So, how do we make fasting a daily habit, without taking it to the extreme of the ascetics?

Intermittent fasting is a good bet. With intermittent fasting, you only eat during a limited “feeding window”. The most common setup is a 16/8 split, where you have a 8-hour period where you can eat and a 16-hour period where you fast.

For instance, you might have your first meal at 2pm and your last snack at 10pm. Of course, you’re not limited to just one meal and a snack. Many people still eat around the same amount of food on intermittent fasting, it’s just limited to a shorter time frame.

Then, from 10pm that night until 2pm the next day, you won’t consume any calories at all.

Not only does this help you incorporate some of the discipline of fasting into your daily life, it has plenty of other benefits, including increased fat loss, reduced inflammation, and even improved cognitive function.

Sharpen Your Mind Through Study

Saint Paisios stressed the importance of study and its ability to strengthen both our mind and our soul.

Study is like a gift which God gives us to direct us to greater spirituality. With study the soul is warmed.”

In the case of Paisios and other monastics, this study typically revolves around the Bible and patristics or hagiography, which is the study of the writings and lives of the saints. And while this can certainly be beneficial in our own lives, we can also incorporate some secular topics in our own curriculum.

So, make sure to study at least 30 minutes per day. But don’t misinterpret this as “read”.

Elder Paisios was very adamant that not only should the material we read be demanding and enriching, but that we should read it actively and apply the knowledge that we gain. It’s also a good idea to take notes.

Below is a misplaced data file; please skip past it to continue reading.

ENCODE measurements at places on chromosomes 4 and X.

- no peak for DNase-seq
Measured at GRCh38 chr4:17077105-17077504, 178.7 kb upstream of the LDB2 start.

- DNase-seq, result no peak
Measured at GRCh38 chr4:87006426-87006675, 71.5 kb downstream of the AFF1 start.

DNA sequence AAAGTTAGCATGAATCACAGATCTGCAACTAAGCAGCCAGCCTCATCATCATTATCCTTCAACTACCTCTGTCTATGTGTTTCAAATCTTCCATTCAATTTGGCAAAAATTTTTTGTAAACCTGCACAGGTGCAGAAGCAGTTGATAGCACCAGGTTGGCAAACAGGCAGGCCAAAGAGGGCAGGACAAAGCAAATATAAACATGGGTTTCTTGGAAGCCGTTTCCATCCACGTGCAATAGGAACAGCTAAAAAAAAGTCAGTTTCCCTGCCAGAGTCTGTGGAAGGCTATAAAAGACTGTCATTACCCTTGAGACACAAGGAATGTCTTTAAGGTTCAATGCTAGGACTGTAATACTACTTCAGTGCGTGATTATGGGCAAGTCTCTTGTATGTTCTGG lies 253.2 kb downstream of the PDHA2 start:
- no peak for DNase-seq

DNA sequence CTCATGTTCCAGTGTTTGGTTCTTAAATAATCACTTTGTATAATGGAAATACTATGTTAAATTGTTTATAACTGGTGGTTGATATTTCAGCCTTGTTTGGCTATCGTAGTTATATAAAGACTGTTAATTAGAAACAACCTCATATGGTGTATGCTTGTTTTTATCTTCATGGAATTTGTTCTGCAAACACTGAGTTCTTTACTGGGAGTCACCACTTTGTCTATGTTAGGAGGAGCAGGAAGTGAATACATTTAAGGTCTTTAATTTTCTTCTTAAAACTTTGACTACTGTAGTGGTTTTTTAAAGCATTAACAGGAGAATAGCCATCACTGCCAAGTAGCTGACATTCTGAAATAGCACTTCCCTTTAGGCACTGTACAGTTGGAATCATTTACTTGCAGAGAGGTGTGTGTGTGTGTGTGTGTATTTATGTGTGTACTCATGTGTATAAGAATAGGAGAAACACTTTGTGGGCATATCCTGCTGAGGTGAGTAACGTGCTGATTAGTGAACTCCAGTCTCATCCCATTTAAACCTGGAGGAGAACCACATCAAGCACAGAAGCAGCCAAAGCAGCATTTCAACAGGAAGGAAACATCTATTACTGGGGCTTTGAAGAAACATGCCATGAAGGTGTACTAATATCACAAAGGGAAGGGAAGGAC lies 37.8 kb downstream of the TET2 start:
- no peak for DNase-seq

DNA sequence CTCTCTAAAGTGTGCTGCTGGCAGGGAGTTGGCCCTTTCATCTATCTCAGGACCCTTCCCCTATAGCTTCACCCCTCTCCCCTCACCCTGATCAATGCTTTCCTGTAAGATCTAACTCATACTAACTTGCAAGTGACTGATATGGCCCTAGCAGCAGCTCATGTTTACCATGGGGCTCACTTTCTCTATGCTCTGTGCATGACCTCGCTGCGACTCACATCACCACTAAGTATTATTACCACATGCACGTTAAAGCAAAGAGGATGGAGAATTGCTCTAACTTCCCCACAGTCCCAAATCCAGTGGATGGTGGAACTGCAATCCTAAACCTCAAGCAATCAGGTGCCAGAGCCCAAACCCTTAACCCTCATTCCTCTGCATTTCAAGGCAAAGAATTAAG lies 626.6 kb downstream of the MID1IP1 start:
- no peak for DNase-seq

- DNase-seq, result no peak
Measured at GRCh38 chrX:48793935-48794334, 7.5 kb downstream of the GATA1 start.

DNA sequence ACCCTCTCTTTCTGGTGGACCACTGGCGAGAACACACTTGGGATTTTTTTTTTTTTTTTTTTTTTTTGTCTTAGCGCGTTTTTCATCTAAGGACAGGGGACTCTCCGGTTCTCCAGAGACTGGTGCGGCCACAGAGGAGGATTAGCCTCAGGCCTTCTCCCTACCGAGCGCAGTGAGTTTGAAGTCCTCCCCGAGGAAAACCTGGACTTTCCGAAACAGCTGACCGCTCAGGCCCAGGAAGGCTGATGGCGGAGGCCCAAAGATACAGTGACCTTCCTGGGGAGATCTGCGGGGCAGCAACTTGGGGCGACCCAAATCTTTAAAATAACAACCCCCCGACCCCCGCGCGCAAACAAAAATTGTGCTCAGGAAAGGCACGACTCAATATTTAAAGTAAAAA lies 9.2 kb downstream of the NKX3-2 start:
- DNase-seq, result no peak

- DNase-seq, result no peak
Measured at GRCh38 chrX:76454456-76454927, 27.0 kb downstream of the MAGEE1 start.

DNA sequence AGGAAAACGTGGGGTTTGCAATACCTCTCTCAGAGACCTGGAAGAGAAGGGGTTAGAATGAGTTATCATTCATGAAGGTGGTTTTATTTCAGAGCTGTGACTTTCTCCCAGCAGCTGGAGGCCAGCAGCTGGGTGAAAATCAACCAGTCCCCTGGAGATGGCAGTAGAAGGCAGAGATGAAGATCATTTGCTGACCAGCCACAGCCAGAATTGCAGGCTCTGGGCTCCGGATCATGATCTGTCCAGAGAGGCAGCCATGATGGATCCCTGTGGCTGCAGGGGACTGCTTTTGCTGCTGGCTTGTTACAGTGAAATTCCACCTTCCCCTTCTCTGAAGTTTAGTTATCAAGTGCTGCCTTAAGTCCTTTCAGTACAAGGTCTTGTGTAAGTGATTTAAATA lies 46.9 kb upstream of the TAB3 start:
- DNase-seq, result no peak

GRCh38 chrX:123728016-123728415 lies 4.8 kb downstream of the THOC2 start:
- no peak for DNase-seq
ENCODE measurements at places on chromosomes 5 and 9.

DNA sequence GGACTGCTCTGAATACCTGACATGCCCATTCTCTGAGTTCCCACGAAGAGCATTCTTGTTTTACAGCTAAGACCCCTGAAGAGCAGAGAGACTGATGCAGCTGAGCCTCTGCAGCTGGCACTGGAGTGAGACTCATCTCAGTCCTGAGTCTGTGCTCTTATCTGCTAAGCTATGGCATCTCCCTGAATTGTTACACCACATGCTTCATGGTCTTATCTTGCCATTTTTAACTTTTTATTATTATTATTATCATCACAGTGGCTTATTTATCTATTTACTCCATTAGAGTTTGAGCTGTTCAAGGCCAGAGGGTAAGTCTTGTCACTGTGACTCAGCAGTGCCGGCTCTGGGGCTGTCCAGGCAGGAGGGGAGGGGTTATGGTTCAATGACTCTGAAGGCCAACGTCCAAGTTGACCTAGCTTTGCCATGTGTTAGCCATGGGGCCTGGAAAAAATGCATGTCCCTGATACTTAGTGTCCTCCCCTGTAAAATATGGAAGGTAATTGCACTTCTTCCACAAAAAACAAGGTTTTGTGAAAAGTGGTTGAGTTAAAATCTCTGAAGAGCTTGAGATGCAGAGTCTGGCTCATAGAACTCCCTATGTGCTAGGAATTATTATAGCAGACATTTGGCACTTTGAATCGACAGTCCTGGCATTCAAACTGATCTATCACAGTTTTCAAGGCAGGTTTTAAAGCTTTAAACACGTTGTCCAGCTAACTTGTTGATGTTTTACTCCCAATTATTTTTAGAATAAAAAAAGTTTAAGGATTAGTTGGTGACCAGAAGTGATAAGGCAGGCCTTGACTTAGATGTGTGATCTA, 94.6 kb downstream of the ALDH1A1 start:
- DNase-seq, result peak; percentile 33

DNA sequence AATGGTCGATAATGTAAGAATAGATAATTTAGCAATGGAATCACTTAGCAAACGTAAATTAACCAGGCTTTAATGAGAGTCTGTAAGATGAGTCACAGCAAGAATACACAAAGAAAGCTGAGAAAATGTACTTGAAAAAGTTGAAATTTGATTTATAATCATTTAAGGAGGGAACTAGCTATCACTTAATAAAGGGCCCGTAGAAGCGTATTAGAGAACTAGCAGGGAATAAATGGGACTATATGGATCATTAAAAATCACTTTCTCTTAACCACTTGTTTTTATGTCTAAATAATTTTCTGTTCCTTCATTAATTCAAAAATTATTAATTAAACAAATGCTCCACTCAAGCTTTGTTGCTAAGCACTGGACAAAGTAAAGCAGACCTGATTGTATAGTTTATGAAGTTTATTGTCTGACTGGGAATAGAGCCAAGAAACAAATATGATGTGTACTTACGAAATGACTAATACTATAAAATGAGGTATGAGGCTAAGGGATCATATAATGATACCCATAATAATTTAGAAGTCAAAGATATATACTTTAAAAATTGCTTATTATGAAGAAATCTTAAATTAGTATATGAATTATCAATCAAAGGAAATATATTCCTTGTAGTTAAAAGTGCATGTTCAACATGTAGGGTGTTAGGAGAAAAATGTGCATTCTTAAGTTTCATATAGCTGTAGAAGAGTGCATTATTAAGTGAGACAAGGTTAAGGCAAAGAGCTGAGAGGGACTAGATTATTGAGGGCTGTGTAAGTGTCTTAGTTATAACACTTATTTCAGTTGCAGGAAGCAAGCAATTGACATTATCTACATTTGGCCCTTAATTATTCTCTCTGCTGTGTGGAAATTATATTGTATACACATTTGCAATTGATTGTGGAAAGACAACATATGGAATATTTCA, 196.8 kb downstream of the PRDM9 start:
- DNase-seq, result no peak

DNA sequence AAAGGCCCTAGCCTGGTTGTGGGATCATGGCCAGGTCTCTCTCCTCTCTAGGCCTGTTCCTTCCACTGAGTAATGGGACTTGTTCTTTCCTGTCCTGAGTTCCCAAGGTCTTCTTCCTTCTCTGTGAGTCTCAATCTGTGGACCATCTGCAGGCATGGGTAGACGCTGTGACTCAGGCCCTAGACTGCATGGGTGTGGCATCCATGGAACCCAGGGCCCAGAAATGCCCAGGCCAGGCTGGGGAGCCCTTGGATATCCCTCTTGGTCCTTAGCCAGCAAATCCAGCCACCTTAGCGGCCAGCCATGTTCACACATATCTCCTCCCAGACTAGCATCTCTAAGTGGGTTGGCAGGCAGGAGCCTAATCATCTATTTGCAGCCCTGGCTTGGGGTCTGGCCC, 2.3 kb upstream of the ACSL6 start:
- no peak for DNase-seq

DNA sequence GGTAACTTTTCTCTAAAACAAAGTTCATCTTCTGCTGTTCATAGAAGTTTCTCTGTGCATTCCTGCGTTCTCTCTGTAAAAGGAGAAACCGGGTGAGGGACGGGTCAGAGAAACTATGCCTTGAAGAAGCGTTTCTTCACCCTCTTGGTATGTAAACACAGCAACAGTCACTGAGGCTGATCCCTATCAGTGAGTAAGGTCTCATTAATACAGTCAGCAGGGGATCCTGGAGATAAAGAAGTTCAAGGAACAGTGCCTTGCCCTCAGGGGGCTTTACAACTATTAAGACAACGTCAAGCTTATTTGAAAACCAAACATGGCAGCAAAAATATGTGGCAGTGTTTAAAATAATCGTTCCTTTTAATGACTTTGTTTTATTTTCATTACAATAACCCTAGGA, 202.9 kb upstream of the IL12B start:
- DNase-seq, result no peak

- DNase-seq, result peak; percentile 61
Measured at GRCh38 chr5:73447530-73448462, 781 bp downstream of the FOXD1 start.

“[D]on’t be comforted by the thought that you read a lot. Instead, turn your attention to applying what you have read.”

Make Regular Prayer a Part of Your Life

While fasting and study are definitely key parts of the ascetic’s life, it is prayer that forms the foundation.

“A little study and a lot of prayer.  We must participate in prayer and worship with our whole heart”.

 The most common form of prayer practiced on Mount Athos is the Jesus Prayer, which goes, “Lord Jesus Christ, Son of God, have mercy on me, a sinner”. The monks often pray this way for hours each day.

But again, you don’t have to go to quite those lengths. However, prayer can be a helpful aid to both your spirituality and your mind. Not only does prayer promote hesychasm, or stillness, it’s been shown to reduce anxiety and create other positive neurological benefits.

Try incorporating 5-minute prayer sessions into your daily routine, preferably right before bed or right after waking up.

Add these daily habits to your list:

  1. Practice intermittent fasting – limit your meals to a set feeding window and reap the physical and cognitive benefits
  2. Study for at least 30 minutes – use active reading and apply what you learn to enrich your mind, spirit, and life
  3. Pray for at least 5 minutes – find spiritual peace and mental stillness through daily prayer